Two years since the war in Afghanistan ended, the administration is remembering the sacrifice of service members, while acknowledging the work needed to help Afghans who aided the United States.
“Today, we pause to remember the selfless service of generations of brave women and men over the course of the conflict—who, time and time again, sacrificed their own safety and security for that of their fellow Americans,” a statement from President Biden said Thursday.
2,461 U.S. service members died and more than 20,000 were wounded in action during the war.
“You know, people want to thank me for his service. They need to know why he died. They need to pay attention to what's going on. And he was the best man I ever met. He was a man of honor, a man of integrity. He would do anything for anyone,” said Jane Horton, a senior policy adviser in Congress and a Gold Star wife.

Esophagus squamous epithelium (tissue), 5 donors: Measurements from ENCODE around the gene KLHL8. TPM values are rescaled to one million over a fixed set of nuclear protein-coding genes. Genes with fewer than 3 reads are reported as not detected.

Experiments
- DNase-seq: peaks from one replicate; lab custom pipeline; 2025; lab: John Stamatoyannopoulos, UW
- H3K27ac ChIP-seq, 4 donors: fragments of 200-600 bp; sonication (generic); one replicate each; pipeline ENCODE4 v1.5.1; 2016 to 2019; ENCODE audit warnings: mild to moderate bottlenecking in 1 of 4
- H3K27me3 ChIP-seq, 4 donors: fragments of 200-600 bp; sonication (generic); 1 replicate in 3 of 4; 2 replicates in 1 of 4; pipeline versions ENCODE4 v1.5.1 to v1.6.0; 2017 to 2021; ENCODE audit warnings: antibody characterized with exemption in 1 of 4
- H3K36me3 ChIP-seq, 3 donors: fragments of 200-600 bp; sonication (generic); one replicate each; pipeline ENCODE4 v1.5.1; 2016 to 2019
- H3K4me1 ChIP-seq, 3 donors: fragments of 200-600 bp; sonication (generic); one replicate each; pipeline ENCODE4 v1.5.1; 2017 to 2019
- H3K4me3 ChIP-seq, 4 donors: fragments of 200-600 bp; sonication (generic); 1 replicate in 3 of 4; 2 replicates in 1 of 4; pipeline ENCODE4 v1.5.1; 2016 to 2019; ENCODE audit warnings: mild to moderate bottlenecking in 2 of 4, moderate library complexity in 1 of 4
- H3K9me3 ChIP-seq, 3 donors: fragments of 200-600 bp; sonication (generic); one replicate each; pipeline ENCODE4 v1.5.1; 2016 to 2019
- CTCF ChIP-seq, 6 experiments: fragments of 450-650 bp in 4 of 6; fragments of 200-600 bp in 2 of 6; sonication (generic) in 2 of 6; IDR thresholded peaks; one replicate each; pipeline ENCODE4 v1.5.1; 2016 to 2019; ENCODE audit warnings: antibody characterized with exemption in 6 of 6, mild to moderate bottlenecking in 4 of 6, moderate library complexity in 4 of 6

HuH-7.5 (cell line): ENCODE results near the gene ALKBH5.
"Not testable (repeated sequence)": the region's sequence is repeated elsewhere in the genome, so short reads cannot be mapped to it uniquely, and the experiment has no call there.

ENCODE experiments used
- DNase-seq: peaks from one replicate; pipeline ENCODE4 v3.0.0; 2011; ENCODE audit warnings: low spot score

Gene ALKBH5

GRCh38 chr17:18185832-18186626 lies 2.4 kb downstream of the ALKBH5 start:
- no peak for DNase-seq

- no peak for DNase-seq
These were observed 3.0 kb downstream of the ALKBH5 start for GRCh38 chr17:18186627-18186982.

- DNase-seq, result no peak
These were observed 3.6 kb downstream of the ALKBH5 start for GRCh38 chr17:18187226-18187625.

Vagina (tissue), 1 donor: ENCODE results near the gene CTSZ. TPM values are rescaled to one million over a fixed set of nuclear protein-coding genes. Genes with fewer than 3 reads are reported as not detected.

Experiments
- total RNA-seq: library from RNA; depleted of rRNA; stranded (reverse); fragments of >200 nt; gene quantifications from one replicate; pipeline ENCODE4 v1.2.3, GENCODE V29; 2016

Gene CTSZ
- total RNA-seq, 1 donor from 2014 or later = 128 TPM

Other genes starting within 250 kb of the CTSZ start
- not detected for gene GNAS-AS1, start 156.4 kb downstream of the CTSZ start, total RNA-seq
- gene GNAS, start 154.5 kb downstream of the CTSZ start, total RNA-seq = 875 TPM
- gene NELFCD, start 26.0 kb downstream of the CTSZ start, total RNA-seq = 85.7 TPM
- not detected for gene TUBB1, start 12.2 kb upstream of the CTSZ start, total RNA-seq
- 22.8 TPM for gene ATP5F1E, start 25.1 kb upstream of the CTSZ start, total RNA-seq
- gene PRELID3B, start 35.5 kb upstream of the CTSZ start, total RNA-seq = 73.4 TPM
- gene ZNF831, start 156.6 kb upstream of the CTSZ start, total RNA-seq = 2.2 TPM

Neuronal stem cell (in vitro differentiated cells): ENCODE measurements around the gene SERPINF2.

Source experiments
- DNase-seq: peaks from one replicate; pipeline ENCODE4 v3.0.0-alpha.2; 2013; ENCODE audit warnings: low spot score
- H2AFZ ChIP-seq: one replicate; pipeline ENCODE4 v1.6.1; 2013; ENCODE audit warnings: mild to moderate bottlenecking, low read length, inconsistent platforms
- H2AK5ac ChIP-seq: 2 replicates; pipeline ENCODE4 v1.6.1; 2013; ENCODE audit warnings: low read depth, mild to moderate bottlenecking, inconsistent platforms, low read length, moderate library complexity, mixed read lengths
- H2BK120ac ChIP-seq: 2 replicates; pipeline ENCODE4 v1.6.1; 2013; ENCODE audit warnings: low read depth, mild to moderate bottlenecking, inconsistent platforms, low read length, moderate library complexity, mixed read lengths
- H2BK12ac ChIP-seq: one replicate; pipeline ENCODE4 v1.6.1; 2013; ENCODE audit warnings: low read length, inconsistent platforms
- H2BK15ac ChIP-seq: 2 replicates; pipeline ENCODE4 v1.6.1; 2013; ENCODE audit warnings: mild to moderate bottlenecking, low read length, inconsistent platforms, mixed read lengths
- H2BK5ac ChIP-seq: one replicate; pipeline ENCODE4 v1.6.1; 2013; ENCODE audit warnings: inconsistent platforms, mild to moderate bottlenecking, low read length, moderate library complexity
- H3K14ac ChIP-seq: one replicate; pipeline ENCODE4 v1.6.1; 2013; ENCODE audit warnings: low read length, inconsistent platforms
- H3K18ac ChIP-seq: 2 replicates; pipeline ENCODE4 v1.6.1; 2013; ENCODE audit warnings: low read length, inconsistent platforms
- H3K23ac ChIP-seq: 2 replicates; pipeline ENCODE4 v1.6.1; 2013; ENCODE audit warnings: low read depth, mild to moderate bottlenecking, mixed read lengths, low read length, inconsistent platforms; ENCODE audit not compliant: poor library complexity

Her husband, U.S. Army Specialist Christopher Horton, was killed in Afghanistan. Horton traveled to Afghanistan several times, in both official and personal capacities.
“Going forward, I think it's important to have a nationwide reflection and conversation about how we do better, how we treat our allies, how we treat our partners, and how we win wars, because the next war is going to be a near peer war, it's not going to be a war against the third world country like Afghanistan,” Horton said. “We as a country need to have a nationwide reflection, we need to have a non-political, apolitical after-action review on what went wrong, and how we could do better in the future,” Horton said.
The final days of the war were marked by the death of 13 U.S. service members during an attack, as troops rushed to evacuate Afghans fleeing from Taliban control after the fall of Kabul. “I remain forever grateful to the military members, diplomats, intelligence professionals, and development specialists who not only worked together to advance the United States’ Afghan mission for two decades—but who also conducted our withdrawal with the same resolve and bravery that defined U.S. service in Afghanistan. Together, they helped evacuate approximately 120,000 people in one of the largest airlifts in history. And every day since, they have skillfully used every military, diplomatic, and intelligence resource available to continue to protect our homeland from terrorist threats in Afghanistan and around the world,” a statement from President Biden read Thursday.